DO - BE - HAVE: DO it... to BEcome what you want... to enable you to HAVE what you want.
Making excuses or blaming your training program for your own lack of determination or imagination is the quickest way to end up with nothing. When you find that your training program disappoints (and it always will at some point - that's life!) - remind yourself why you're doing it - and then set about obtaining that knowledge in a different way.
As long as you have a quality, structured program that covers the majority of the mechanics in a way that's interesting and informative for most of the time, then you have everything you need to find the extra parts. Do some research - the internet is full of knowledge - unfortunately, it's organised graffiti in most places - so be careful who you listen to and what you absorb.
Learn intelligently - think, research, analyse and put into practice, until your own experience grows to the point where you know what you need to find out. This is probably the first level of maturity in learning - knowing what you need to know. We start out not even knowing what we need to know, or even IF we need to know it! (Think about that for a second...)
But PLEASE... whatever you do, DO something. Don't just sit there searching for the best way to go about starting. The best way to start... is just to start. Then, as you progress, your understanding will increase and you'll be making your own 'informed' decisions on your direction, rather than just hoping for the best, or expecting something or someone external to do it for you.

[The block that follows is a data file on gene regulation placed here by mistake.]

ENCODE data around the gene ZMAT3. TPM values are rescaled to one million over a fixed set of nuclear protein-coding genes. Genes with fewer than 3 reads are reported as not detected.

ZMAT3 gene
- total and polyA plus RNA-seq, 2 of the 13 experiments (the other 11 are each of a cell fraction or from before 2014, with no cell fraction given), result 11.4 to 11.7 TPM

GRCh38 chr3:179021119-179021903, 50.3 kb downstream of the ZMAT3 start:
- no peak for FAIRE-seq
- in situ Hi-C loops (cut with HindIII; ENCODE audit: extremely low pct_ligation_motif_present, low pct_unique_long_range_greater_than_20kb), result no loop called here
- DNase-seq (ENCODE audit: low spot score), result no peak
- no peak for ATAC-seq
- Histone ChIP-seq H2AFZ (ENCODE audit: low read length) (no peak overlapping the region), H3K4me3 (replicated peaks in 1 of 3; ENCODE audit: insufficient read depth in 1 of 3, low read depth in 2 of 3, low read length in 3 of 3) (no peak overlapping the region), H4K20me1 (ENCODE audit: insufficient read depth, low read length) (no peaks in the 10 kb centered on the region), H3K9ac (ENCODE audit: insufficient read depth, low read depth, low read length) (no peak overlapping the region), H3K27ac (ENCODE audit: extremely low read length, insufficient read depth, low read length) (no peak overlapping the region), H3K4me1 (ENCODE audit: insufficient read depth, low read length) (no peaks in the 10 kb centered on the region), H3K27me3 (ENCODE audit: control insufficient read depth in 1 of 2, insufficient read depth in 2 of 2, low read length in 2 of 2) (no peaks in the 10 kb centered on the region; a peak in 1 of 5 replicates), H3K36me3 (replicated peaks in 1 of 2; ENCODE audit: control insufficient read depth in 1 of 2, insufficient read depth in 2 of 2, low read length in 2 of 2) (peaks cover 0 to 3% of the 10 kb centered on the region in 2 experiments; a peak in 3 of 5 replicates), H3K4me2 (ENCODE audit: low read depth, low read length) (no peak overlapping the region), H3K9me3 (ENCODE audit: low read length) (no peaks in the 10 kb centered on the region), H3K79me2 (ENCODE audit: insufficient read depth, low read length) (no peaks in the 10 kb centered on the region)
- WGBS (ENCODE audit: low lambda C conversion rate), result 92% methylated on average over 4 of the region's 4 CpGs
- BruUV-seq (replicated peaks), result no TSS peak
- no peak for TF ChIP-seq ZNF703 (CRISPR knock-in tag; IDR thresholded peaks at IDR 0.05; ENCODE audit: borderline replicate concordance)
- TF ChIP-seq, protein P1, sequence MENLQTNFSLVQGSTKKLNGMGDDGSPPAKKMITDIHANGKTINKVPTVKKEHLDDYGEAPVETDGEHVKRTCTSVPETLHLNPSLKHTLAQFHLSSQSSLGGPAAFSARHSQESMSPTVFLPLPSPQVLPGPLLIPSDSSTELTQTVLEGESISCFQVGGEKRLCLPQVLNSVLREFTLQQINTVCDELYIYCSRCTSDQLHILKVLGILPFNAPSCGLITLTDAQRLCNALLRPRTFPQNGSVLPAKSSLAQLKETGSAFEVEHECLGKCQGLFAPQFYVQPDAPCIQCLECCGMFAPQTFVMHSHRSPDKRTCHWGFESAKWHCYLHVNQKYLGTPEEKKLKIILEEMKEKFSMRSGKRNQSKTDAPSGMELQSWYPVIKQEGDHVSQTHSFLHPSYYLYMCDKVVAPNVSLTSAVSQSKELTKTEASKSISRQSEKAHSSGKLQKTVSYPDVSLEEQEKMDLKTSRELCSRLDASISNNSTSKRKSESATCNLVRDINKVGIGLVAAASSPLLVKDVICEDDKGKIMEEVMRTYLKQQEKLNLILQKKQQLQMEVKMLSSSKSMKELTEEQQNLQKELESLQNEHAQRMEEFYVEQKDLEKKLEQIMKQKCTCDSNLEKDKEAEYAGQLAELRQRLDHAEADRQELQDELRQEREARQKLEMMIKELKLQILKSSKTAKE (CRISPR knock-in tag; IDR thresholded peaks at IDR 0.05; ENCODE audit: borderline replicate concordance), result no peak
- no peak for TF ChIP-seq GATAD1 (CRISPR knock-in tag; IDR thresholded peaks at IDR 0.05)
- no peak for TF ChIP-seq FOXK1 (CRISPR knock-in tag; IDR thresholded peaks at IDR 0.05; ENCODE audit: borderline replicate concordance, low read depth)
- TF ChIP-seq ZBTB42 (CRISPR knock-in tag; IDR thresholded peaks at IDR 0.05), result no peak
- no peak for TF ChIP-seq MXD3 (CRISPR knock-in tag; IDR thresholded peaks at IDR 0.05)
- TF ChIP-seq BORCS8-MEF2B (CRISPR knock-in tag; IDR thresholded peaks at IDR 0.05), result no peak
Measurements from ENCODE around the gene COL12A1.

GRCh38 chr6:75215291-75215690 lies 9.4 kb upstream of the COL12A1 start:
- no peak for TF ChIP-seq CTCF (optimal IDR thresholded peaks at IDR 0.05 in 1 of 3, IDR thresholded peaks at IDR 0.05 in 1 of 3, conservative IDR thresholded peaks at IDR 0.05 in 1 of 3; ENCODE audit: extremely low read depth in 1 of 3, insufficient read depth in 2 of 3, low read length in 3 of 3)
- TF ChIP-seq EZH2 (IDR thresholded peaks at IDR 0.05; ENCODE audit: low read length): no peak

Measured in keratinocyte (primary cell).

Don't waste your life away and look back at the end, with your only bitter satisfaction being that you 'tried really hard to find the right direction - but you just couldn't find the best way to go about it.' Do you really want that to be your one and only testament to life?
Look at what's available, consider it, make a decision, and then GO FOR IT. Commit to action, life and your future.
Really informative & very positive... They cut out all the nonsense and just gave it to me in plain terms: This is what you're going to get - and this is where you'll end up. That's all I wanted really.
David : UK
My advisor told me absolutely everything I needed to know. If I needed to know the specifics of a certain subject, he told me everything about that. He was friendly and really helpful.
Leroy : UK
They seemed very knowledgeable about the course... I made a decision quite easily, based on what they said.
Donna : UK
The advice was good. It wasn't overly complicated, so I wasn't bogged down with words that were unnecessary - and I understood where they were coming from. It was very professional.
Hayley : UK
I'd definitely recommend them. I think the price was very competitive - some of the courses out there were three times the price of what they were offering. To me, it's ideal.
Clive : UK
I feel I got good value for money. If you're a practically minded person, the course is perfect. I've also passed your details onto some other people I work with, because they're also interested in that field.
Lee : UK
I'd give the course 10/10. I've already convinced someone else to do one. I just think it's awesome to be quite honest - as long as you're prepared to put the effort in.
Leroy : UK
The advisor was absolutely brilliant. I felt like he was honest... I just can't fault it really.
Shelley : UK
The advisor was very friendly. He came across as very competent with his knowledge of the industry. He gave me a lot of confidence from that point of view.
Tim : UK
The advisor was fantastic I have to say - the way he described everything and helped me to find the right course. Everything he said made sense.